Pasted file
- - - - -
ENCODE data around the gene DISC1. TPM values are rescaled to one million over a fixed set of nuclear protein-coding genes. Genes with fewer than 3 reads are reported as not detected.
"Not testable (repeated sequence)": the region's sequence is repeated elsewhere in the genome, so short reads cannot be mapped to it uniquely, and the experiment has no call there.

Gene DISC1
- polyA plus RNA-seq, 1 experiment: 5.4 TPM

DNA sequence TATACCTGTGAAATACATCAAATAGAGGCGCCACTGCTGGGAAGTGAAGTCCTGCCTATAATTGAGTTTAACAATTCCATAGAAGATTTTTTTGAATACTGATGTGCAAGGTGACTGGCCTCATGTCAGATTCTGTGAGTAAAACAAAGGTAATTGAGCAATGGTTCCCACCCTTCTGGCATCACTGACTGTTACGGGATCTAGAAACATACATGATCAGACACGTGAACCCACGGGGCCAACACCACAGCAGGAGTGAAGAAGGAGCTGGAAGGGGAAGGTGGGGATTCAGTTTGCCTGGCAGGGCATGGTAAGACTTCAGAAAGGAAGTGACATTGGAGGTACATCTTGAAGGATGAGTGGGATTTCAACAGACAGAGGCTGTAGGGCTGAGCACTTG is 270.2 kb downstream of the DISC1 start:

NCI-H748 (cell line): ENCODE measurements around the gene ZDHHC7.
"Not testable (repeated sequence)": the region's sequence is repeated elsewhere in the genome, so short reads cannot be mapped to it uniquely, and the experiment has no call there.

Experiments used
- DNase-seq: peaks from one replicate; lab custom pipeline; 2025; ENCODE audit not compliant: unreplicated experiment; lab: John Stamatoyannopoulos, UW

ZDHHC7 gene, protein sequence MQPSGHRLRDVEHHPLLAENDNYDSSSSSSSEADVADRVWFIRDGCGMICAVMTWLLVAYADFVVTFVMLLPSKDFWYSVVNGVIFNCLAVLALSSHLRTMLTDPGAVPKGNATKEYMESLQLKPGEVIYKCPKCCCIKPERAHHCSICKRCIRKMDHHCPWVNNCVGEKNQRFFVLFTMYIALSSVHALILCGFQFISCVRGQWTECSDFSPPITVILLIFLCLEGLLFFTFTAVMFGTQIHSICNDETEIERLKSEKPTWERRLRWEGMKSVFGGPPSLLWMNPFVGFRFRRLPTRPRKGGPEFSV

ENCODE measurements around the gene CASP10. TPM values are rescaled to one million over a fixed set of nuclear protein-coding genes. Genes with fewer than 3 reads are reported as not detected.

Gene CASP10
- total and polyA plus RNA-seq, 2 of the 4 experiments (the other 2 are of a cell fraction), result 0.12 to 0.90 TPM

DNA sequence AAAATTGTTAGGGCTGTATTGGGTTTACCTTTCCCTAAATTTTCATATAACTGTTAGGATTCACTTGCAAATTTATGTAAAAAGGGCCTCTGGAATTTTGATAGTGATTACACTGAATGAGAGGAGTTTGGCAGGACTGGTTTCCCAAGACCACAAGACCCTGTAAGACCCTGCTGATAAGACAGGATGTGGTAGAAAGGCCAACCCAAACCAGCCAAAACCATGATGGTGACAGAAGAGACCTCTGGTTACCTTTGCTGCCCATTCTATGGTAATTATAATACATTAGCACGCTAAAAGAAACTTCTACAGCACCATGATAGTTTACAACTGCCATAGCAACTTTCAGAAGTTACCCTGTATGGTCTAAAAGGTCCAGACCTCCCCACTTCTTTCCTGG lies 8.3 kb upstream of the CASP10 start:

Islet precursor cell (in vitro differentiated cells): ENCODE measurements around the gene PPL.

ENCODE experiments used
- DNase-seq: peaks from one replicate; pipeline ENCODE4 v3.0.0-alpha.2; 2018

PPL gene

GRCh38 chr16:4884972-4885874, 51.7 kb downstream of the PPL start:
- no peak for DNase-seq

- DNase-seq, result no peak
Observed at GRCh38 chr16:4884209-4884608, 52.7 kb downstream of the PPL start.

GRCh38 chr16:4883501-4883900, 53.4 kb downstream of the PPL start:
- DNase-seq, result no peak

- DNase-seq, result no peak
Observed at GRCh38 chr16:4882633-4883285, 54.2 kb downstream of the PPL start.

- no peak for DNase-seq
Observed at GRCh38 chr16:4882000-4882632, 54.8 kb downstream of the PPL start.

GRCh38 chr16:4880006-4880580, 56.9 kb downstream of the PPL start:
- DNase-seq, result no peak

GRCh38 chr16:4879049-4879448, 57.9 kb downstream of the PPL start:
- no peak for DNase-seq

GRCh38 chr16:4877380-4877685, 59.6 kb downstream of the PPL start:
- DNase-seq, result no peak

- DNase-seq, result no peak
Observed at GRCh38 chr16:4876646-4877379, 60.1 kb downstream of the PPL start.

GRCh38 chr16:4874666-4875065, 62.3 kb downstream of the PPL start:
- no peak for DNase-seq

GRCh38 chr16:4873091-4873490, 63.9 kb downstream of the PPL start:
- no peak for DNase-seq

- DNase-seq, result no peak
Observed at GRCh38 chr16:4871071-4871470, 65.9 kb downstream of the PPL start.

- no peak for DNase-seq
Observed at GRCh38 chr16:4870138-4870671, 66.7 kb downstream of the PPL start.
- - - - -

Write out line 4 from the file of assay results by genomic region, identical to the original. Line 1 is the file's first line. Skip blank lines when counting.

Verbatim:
- polyA plus RNA-seq, 1 experiment: 5.4 TPM